Crowdsourcing the Fed
- Posted by DynamicHedge
- on January 14th, 2013
Little known fact: there was a time when covering the Federal Reserve meant you stared at a photograph of Paul Volcker for a couple of hours and wrote 4000 words on it. Back in those days the Fed gave nothing. No insight into it’s decision making process, no timelines for programs, no color on internal debates, and definitely no indication of further policy.
Bernanke vowed to usher in a new era of transparency. By most accounts he’s addressed all of the major complaints. Meeting minutes are now released within weeks of the meeting rather than months. The chairman holds a press conference immediately following FOMC meeting announcements and takes questions from interested parties, similar to a CEO on a quarterly conference call. He even jumps on 60 Minutes when things get really heated to talk about his feelings.
The newest trend in transparency is enabling twitter users to ask the Chairman questions via #fordschoolbernanke. Some worry that transparency has actually put more focus on the Fed. I think what’s put more focus on the Fed is the fact that they spin over $80 billion in QE a month. What do I know?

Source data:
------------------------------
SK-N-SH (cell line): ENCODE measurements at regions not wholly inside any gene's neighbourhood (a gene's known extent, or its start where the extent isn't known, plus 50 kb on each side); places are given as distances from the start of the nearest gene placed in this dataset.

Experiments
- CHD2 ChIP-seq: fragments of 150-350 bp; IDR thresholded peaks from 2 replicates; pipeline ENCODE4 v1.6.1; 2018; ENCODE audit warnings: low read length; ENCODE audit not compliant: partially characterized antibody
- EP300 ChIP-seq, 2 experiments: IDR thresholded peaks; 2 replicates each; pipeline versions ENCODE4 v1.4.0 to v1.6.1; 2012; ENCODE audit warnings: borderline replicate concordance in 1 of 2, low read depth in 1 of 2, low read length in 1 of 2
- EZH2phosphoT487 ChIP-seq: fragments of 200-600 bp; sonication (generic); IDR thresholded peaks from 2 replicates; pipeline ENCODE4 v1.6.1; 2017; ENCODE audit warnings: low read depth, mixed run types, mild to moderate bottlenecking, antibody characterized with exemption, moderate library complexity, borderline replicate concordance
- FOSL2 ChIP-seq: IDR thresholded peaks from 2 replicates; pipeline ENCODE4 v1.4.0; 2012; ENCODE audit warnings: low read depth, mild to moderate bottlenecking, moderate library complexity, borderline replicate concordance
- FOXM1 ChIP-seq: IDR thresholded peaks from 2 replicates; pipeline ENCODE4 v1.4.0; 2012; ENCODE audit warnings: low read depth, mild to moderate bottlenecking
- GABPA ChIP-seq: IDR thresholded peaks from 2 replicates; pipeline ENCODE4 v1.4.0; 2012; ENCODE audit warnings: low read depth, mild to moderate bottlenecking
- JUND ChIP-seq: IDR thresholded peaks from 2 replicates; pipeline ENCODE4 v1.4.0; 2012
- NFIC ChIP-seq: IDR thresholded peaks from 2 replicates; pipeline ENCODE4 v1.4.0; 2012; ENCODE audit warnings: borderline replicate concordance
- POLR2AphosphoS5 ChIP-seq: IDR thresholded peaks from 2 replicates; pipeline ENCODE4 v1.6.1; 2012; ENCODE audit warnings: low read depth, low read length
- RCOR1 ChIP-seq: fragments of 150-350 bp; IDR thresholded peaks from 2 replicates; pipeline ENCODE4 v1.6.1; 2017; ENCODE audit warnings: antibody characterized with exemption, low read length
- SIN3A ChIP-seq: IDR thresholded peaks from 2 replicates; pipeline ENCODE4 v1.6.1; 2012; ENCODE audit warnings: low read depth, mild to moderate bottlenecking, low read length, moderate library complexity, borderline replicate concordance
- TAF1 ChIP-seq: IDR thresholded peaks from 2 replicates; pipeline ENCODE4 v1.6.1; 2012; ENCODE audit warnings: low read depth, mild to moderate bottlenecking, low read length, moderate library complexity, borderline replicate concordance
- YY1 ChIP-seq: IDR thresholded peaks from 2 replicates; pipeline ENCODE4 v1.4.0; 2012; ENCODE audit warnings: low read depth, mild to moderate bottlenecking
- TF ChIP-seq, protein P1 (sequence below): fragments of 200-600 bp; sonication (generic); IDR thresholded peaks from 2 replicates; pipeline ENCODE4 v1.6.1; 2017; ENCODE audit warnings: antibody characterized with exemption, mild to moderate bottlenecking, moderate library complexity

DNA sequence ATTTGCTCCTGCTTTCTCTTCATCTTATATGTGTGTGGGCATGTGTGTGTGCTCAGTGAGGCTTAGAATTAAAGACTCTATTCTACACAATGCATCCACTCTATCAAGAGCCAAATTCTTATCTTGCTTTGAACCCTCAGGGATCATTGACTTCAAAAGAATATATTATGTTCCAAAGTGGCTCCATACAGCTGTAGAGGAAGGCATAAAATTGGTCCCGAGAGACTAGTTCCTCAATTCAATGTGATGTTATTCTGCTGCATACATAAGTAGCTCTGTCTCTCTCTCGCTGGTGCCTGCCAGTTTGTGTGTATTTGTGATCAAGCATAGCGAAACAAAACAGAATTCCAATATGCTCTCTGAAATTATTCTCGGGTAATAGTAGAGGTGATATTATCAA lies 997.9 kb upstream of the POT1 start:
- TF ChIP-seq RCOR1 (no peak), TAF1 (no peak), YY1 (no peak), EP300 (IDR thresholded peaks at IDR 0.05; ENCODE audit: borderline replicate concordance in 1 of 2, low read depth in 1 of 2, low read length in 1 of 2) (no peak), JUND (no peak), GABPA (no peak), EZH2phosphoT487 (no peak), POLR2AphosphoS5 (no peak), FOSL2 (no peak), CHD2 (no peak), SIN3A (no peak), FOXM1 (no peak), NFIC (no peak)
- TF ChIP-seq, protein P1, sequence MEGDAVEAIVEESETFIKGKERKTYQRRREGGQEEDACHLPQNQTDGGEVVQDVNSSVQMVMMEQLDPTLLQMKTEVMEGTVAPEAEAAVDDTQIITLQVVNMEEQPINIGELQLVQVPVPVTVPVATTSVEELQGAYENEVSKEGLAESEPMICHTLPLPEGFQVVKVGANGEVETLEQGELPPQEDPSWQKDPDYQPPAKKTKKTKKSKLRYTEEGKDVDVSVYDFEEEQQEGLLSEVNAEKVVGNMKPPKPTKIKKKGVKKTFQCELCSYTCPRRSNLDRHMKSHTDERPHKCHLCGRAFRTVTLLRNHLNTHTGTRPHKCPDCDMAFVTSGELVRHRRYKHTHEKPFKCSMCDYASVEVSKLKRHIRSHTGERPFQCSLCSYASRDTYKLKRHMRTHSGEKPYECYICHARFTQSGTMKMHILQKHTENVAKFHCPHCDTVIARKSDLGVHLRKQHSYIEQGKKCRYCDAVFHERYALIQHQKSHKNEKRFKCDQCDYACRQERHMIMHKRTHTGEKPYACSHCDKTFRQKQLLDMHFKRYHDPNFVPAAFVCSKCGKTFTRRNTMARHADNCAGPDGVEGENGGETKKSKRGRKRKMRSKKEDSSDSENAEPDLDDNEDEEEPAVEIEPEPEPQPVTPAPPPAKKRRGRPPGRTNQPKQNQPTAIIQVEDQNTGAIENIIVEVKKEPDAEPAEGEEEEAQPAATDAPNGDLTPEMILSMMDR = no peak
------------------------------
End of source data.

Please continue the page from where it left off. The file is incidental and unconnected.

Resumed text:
Wanna ask Bernanke a question? Now’s your chance.
Disclaimer: Nothing on this site should ever be considered to be advice, research or an invitation to buy or sell any securities, please click here for a full disclaimer.
DynamicHedge is an equities, futures and derivatives trader based on the West Coast. He runs a long/short opportunistic relative-value strategy within a proprietary trading group. More
- April is very bullish in a weird way
- Representativeness Bias: Easy Classifications
- Confirmation bias: A dependable filter of objective information
- Conservatism Bias: How to know what new information to focus on
- Sentiment Flip
- Pardon the interruption
- Wait for the market to flex
- How SPY typically trades after a gap up/down on NFP report
- Ebay Monster Gaps
- Ghosts of Death Cross Past